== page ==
The four locks in question are right in a row to enable the canal to gain some serious height in a very short distance. Purpose was to get the canal elevated quickly to cross a narrow neck of land: the approx half mile distance plus the four locks eliminated some 4 miles of canal building around a loop of the Potomac River.
Here are some shots of each of the four locks:
Lock 47, again looking upriver. This lock was collapsing inward so the National Park service filled it in to prevent that from happening. Lock 48 is visible beyond.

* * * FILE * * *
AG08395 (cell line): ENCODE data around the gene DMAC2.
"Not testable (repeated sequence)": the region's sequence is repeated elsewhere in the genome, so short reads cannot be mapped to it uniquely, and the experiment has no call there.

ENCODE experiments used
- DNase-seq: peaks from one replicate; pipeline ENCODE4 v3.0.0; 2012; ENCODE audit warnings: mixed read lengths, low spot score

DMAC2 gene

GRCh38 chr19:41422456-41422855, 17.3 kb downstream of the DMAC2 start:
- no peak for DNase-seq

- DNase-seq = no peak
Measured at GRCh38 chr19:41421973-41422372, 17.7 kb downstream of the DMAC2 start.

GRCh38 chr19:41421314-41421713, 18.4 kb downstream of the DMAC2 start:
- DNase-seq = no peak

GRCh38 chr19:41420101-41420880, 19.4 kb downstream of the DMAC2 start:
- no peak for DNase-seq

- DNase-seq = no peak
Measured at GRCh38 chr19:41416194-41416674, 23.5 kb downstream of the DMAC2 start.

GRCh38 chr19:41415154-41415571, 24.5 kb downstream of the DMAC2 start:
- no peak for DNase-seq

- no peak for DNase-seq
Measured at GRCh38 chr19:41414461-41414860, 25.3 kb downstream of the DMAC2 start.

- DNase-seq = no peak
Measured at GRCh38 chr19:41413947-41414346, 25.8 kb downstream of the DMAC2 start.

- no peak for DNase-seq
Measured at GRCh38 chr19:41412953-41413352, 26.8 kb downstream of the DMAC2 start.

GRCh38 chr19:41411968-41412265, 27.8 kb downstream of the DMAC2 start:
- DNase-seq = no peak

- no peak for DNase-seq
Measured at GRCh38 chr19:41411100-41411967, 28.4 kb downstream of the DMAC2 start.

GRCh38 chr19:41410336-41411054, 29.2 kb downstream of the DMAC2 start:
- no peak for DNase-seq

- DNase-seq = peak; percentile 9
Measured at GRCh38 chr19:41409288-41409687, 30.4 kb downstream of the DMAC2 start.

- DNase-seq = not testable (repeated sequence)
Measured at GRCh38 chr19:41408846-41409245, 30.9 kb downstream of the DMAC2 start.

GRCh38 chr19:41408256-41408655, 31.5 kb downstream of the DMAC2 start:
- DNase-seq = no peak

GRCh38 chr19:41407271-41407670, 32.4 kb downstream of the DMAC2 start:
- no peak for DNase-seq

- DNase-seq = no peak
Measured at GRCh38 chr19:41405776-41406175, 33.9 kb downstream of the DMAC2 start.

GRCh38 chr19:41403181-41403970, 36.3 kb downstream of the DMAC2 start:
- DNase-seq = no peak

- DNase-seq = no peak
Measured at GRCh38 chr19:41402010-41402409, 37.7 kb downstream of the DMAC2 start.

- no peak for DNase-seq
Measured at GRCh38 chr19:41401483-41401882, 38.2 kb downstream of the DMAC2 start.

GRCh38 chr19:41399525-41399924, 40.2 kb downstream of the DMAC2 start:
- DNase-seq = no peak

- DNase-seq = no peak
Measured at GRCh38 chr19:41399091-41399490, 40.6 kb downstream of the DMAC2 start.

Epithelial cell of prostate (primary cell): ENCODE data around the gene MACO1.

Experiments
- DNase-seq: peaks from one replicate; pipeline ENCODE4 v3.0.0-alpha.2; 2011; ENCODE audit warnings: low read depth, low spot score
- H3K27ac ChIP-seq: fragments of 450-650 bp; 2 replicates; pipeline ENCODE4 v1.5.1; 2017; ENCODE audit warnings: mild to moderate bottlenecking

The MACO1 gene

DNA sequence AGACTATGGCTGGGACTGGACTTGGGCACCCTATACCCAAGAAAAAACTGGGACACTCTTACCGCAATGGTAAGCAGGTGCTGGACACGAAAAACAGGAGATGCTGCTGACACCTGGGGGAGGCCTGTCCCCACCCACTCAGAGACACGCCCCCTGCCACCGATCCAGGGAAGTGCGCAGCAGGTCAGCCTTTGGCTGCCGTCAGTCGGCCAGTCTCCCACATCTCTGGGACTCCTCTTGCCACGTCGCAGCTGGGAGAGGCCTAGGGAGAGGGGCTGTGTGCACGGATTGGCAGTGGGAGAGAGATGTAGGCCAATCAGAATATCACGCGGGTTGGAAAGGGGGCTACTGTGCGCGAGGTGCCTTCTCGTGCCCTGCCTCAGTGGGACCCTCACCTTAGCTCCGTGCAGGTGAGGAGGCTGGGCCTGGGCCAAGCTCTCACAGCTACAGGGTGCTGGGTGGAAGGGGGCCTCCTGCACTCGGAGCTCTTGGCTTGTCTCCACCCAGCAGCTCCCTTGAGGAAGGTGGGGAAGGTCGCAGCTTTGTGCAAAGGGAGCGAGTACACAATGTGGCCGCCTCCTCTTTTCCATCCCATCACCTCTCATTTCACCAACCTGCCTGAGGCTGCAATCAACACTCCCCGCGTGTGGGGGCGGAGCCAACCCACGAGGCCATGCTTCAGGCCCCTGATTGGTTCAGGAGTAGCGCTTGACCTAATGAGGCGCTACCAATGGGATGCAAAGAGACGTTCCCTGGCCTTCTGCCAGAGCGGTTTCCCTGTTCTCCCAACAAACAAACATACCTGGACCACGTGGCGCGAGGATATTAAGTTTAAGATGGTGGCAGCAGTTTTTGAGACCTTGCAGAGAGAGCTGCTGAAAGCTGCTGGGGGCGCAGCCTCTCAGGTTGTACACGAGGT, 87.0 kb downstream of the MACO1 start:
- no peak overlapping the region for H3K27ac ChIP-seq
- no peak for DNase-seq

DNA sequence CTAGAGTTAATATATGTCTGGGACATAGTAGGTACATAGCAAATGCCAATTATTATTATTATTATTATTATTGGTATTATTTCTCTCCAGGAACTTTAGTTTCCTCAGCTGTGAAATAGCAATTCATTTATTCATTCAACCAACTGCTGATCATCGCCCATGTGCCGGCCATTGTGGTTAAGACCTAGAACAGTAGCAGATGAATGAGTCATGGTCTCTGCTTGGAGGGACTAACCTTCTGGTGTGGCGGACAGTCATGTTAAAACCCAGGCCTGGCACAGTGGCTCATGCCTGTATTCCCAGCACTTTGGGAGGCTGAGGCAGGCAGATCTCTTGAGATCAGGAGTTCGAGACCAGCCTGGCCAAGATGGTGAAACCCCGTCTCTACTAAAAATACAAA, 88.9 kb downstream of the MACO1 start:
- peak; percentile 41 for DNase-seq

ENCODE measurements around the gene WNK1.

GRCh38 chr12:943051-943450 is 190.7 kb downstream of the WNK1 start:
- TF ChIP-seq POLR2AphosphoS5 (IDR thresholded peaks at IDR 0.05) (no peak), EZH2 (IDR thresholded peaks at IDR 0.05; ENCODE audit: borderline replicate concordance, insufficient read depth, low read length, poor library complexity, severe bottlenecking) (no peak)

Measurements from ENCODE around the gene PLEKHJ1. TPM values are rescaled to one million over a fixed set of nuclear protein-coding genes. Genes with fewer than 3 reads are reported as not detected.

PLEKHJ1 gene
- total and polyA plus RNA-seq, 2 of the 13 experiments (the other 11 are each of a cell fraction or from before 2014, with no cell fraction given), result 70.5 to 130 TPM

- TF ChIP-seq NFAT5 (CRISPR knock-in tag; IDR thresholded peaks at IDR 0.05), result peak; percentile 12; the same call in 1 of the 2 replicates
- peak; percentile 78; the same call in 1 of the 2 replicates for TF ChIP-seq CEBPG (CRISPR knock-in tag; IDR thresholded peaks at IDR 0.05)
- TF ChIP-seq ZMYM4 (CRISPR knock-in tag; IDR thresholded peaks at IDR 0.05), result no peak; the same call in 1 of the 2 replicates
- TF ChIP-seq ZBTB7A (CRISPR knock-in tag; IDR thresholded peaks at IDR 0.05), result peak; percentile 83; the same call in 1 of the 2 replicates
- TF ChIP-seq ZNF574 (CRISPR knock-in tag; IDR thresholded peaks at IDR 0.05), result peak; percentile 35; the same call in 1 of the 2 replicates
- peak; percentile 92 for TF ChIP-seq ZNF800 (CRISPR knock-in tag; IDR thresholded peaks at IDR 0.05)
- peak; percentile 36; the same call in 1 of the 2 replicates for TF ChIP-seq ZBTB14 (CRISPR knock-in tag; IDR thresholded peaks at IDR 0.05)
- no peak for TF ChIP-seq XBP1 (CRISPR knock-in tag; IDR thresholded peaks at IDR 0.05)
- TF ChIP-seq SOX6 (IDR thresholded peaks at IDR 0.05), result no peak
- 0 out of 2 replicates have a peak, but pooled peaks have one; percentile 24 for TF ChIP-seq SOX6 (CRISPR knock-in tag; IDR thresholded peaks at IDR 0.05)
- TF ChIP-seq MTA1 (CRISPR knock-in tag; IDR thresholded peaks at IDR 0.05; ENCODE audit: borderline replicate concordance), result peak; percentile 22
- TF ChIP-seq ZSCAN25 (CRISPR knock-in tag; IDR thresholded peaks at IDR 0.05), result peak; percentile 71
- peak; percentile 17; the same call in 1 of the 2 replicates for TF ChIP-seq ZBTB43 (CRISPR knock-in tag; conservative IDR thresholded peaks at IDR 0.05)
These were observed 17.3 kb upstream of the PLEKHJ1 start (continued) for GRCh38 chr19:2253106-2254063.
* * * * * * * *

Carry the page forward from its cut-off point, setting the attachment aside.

Lock 48, nicely preserved, looking upriver to Lock 49 beyond. The "pockets" on either side show up nicely here. This is where the open lock gates would be tucked so they would not interfere with the passage of the canal boats. The little bridge is a modern tourist convenience--it was not there during canal operations.
Lock 49, looking upriver, with an original mule barn in the distance. This lock is also in great state of preservation.
You can imagine why running here is such a treat. Not only are you largely in the woods on a gravel trail, you get to see all this great historic archeology.